Spring flowers are the theme of “Art in Bloom” an exhibit that premiered Thursday evening, June 14 at ARTiculate Gallery, 1100 16th Street NW.
The gallery serves as a commercial space of Washington Very Special Arts an organization dedicated to using the arts to serve children and young people who have or have had learning disabilities.
As the evening sun began to shine through gallery windows the vibrant colors of coral, tangerine, turquoise, and fuchsia shined through the floral arrangements and wild flower fields of the students had created. Each portrait on the ivory walls had a mini-biography beside it to recognize that student’s achievement.
As people walked in the front door, ARTiculate apprentice Marcus Morgan stood there smiling, greeting them with hello or a friendly nod. “I’m having fun talking to everybody,” he said. His mother was standing next to him.
Phyllis Morgan made no attempt to disguise her pride in her son’s acrylic painting of fuchsia tulips in an iridescent vase. She watched as people passed by and commented on the craftsmanship of her son’s work.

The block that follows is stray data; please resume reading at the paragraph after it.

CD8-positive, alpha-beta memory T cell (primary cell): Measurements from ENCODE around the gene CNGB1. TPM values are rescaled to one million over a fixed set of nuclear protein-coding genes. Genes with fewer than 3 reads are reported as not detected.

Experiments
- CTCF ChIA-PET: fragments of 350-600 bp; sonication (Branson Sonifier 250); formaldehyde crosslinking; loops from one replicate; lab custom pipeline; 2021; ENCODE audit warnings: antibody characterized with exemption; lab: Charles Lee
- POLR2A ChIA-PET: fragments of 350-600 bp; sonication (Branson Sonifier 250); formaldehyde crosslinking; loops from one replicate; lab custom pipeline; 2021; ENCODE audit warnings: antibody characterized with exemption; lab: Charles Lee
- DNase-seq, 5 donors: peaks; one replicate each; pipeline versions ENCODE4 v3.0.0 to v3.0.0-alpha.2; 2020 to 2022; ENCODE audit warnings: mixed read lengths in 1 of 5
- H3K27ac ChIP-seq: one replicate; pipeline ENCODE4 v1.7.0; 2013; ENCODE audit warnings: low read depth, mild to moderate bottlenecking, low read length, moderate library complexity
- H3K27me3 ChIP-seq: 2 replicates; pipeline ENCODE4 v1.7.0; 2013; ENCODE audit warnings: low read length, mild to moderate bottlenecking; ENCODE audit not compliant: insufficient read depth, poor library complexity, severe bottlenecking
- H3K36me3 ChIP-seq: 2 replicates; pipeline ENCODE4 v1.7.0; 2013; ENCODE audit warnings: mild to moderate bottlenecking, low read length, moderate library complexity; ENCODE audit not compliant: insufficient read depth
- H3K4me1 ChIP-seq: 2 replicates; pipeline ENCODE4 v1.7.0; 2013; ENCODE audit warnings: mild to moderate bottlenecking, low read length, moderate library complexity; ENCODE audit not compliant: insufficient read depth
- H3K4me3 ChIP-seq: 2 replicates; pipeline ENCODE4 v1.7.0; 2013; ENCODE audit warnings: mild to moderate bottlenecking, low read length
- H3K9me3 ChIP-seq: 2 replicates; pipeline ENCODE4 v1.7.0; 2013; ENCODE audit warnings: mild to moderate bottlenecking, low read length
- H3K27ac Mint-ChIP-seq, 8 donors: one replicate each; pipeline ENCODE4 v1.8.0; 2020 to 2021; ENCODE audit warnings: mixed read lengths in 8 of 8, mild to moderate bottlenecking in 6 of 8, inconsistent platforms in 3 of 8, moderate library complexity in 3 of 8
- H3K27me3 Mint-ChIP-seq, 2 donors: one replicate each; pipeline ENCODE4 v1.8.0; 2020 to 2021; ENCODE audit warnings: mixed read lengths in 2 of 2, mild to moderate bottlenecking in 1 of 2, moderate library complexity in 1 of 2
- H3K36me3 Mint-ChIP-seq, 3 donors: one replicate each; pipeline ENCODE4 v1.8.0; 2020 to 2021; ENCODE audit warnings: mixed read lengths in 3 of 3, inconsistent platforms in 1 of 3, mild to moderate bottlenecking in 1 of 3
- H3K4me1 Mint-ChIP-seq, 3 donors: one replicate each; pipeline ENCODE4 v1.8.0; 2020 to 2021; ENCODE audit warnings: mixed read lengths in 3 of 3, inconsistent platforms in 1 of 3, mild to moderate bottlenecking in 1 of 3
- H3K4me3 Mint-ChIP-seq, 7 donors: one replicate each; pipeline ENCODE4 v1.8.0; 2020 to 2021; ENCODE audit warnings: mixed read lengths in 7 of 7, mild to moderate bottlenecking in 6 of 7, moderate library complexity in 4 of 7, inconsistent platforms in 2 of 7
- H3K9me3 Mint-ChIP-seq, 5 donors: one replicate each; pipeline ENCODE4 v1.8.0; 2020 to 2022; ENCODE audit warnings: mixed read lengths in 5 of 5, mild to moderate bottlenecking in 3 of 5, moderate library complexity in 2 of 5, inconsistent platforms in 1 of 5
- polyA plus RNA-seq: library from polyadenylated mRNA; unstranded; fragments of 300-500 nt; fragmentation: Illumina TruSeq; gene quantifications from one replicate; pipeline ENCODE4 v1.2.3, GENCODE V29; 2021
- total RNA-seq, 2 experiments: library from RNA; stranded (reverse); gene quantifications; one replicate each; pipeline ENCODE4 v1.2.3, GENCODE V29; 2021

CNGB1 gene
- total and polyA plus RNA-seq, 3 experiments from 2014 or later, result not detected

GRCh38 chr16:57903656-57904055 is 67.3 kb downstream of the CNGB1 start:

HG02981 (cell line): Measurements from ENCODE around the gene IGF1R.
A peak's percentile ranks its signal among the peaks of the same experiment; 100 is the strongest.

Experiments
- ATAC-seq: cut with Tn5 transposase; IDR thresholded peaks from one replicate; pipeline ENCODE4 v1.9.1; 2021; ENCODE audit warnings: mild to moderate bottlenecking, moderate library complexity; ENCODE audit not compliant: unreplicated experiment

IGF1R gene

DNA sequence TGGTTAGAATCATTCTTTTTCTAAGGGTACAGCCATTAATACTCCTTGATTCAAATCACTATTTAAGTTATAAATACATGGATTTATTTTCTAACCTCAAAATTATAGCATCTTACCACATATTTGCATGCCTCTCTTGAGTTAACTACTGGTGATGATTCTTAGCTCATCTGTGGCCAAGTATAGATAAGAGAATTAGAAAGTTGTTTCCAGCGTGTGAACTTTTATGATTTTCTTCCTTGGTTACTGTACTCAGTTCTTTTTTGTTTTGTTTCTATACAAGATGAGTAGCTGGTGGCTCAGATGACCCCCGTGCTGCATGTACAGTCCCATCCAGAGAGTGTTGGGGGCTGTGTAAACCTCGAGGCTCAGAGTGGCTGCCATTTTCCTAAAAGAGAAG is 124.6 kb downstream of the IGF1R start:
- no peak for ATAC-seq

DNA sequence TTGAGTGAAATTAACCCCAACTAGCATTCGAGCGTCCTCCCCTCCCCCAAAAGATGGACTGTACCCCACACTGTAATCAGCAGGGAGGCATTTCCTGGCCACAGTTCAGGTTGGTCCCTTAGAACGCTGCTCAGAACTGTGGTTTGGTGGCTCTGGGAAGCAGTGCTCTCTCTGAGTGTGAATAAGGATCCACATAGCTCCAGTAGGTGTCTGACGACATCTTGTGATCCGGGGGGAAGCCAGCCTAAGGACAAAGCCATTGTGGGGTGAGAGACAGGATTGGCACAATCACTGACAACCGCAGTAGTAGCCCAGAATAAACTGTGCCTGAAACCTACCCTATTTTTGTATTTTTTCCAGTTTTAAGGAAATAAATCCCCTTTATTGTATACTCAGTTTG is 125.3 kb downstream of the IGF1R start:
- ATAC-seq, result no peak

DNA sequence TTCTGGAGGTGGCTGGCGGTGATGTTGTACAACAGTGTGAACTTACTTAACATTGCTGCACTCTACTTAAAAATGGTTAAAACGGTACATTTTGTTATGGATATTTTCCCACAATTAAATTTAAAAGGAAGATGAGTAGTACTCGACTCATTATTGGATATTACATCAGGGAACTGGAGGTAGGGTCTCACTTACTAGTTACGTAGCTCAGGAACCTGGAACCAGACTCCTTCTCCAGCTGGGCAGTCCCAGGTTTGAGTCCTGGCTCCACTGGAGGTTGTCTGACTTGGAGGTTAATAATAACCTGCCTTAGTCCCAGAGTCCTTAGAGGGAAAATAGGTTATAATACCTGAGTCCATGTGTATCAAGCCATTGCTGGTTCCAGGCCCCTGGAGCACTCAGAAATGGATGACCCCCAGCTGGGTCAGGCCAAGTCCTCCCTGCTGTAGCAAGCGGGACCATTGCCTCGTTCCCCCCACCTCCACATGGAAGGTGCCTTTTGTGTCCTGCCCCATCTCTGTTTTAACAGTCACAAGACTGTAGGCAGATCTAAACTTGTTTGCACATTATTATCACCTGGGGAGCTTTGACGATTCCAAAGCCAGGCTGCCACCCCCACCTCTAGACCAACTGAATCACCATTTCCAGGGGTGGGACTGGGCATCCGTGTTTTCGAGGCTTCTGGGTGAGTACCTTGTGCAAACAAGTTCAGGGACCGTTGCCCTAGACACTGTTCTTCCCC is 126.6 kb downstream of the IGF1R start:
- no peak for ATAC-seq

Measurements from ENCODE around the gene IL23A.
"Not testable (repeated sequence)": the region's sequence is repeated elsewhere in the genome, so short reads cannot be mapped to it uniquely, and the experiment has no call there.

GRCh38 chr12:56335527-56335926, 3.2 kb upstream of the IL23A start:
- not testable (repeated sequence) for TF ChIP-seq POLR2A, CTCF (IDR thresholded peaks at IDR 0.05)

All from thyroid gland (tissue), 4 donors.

“His paintings always sell,” said Morgan. Her son, she said has been an ARTiculate apprentice for four years now and has gained a greater confidence and awareness about what he wants out of the life because of the specialized training of the program.
All the ARTiculate apprentices were at the reception. They often huddled and watched people study and admire their work, yet never were shy or removed from answering questions about their paintings.
James Lafferty-Furphy is a lifestyle and vocational advisor at Washington Very Special Arts, says the program does one-on-one training with the young people to prepare them to interact with people they are meeting for the first time or still are getting to know.
“They’re all very sociable. It’s a challenge sometimes, but anybody will tell you events like tonight make it all worth it,” said Lafferty-Furphy.
All the artwork for the exhibit was created inside the walls of the gallery under the guidance of art instructors or working artist aides. Participants in the program, ages 14 to 25, put on four to eight shows each year that often focus on seasonal or cultural themes.
In February, the students paid tribute to music with “Unplugged.” Some of the artwork like painting, sculptures, hand-painted boxes and masks from the previous shows still hung on the walls and sat on glass circular shelves for sale.
Leanne Smith Nurse, chairman of board for WVSA, says at ARTiculate they try to create a special environment for where students can learn how to succeed in life.
“We have worked with a wide range of students…At this program we try to give a basis for success,” said Nurse.
All of the artwork in the gallery is for sale. The apprentices’ artwork will also be available for purchase in CVS drug stores across the city.